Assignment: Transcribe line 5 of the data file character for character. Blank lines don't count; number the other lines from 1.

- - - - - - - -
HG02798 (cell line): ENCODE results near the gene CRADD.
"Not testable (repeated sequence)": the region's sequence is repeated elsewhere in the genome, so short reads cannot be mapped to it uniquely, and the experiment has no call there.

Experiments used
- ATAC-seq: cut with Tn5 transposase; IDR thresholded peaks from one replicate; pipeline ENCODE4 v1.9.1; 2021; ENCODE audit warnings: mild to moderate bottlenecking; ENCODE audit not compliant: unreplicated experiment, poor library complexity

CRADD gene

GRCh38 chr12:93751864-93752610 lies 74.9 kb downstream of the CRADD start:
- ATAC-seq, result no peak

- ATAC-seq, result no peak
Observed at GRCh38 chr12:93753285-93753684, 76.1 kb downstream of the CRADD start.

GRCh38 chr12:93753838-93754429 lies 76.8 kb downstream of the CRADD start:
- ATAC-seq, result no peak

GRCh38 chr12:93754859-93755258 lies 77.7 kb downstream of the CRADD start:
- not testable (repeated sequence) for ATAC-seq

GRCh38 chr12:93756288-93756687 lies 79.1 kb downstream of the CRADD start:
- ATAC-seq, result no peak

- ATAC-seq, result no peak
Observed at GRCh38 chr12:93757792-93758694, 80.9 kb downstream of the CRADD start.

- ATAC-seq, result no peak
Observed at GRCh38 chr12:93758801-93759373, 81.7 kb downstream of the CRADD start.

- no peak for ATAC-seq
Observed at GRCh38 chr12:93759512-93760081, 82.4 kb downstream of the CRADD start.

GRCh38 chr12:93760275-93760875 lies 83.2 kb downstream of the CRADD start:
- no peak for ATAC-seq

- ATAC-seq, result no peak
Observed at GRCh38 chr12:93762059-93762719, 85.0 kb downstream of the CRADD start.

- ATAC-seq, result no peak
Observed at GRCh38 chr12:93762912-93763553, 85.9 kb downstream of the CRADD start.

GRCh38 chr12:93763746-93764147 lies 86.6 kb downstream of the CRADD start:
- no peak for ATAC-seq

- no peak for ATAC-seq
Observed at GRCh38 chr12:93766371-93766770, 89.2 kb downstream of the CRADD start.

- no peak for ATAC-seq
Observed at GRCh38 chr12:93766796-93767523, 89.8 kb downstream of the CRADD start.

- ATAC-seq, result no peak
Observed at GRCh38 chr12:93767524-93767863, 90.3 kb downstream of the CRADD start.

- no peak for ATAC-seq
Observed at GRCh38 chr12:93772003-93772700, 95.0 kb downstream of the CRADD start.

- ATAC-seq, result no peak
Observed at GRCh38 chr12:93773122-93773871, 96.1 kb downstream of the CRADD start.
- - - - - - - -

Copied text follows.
CRADD gene